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Hypoxia and Exercise

Overview of attention for book
Cover of 'Hypoxia and Exercise'

Table of Contents

  1. Altmetric Badge
    Book Overview
  2. Altmetric Badge
    Chapter 1 A Tribute to John Burden West
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    Chapter 2 Adventures in High-Altitude Physiology
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    Chapter 3 Exercise induced arterial hypoxemia: the role of ventilation-perfusion inequality and pulmonary diffusion limitation.
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    Chapter 4 Intrapulmonary Shunt During Normoxic and Hypoxic Exercise in Healthy Humans
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    Chapter 5 Exercise-induced arterial hypoxemia: consequences for locomotor muscle fatigue.
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    Chapter 6 Mechanisms of Sleep Apnea at Altitude
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    Chapter 7 Control of cerebral blood flow during sleep and the effects of hypoxia.
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    Chapter 8 Neural consequences of sleep disordered breathing: the role of intermittent hypoxia.
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    Chapter 9 Finding the Genes Underlying Adaptation to Hypoxia Using Genomic Scans for Genetic Adaptation and Admixture Mapping
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    Chapter 10 An Evolutionary Model for Identifying Genetic Adaptation to High Altitude
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    Chapter 11 Hypoxic Preconditioning and Erythropoietin Protect Retinal Neurons from Degeneration
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    Chapter 12 Blocking Stress Signaling Pathways with Cell Permeable Peptides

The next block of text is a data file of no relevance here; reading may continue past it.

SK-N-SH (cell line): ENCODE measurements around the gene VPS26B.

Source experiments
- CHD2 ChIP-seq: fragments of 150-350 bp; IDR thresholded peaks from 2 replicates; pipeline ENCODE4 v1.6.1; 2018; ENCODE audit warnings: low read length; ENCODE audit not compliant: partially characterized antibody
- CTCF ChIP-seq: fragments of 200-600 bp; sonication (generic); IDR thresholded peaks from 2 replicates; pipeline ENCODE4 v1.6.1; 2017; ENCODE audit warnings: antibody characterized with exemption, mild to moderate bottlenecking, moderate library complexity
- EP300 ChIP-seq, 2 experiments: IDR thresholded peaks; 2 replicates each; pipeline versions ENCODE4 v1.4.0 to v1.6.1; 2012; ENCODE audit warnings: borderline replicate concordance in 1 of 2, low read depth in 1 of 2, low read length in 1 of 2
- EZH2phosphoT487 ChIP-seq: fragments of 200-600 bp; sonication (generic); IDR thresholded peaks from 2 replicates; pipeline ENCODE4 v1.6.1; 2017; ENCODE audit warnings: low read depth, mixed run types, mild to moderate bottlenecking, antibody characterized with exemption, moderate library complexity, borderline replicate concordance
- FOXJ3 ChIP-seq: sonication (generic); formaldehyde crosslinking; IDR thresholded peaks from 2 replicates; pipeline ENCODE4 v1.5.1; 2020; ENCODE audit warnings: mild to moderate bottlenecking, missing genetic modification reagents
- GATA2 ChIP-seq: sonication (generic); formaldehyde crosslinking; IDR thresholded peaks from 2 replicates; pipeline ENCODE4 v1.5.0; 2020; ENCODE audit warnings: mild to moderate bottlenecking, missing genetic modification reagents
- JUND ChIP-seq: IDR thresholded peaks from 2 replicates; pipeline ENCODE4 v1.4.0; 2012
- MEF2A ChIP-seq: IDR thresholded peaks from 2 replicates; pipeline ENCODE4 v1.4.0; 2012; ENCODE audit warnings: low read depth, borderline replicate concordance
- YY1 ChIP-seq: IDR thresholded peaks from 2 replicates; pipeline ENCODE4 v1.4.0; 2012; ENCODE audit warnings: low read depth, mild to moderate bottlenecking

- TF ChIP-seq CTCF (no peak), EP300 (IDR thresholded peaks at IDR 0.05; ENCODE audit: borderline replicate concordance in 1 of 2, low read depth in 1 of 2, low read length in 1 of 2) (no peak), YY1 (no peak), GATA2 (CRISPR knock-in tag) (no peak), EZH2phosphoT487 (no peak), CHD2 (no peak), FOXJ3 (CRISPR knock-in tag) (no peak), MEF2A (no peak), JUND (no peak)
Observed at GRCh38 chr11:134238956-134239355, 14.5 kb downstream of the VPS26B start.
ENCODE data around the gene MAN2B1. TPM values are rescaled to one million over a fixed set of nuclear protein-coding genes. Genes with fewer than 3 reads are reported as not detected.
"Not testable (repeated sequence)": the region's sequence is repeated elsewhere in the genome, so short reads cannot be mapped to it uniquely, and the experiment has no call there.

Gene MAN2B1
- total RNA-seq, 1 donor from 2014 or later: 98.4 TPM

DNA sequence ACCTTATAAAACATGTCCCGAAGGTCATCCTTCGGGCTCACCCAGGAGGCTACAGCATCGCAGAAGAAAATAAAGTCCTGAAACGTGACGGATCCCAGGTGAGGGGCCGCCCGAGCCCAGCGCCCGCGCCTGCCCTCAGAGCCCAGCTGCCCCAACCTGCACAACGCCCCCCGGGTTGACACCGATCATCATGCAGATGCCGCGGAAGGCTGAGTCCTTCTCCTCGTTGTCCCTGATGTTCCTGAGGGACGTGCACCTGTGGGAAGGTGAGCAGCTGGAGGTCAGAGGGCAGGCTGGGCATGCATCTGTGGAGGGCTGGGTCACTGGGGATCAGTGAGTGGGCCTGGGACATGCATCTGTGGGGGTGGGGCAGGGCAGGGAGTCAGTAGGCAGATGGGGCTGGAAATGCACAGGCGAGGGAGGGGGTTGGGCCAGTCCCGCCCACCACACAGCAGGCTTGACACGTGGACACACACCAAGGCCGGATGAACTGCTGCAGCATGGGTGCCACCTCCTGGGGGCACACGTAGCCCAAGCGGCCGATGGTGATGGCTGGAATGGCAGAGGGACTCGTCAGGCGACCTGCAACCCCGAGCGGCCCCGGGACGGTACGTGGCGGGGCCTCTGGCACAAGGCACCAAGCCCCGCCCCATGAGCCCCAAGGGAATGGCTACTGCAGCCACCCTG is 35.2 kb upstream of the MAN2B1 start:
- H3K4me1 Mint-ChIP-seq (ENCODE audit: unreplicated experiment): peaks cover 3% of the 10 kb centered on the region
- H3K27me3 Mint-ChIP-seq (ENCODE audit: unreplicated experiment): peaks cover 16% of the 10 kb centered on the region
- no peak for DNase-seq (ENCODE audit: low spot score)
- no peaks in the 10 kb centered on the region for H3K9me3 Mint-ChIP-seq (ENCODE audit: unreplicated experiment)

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    Chapter 13 JNK Pathway as Therapeutic Target to Prevent Degeneration in the Central Nervous System
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    Chapter 14 Salvage Of Ischemic Myocardium: A Focus on JNK
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    Chapter 15 Mitochondrial Reactive Oxygen Species are Required for Hypoxic HIFα Stabilization
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    Chapter 16 Hypoxia-Induced Gene Activity in Disused Oxidative Muscle
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    Chapter 17 Role of the Red Blood Cell in Nitric Oxide Homeostasis and Hypoxic Vasodilation
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    Chapter 18 Expression of the Heterotrimeric G Protein Gi and ATP Release are Impaired in Erythrocytes of Humans with Diabetes Mellitus
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    Chapter 19 Red Blood Cells and Hemoglobin in Hypoxic Pulmonary Vasoconstriction
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    Chapter 20 Dose-Response of Altitude Training: How Much Altitude is Enough?
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    Chapter 21 The eye at altitude.
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    Chapter 22 Lake Louise Consensus Methods for Measuring the Hypoxic Ventilatory Response
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    Chapter 23 Pulmonary Hypertension in High-Altitude Dwellers: Novel Mechanisms, Unsuspected Predisposing Factors
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    Chapter 24 Gene Hunting in Hypoxia and Exercise
Attention for Chapter 21: The eye at altitude.
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Chapter title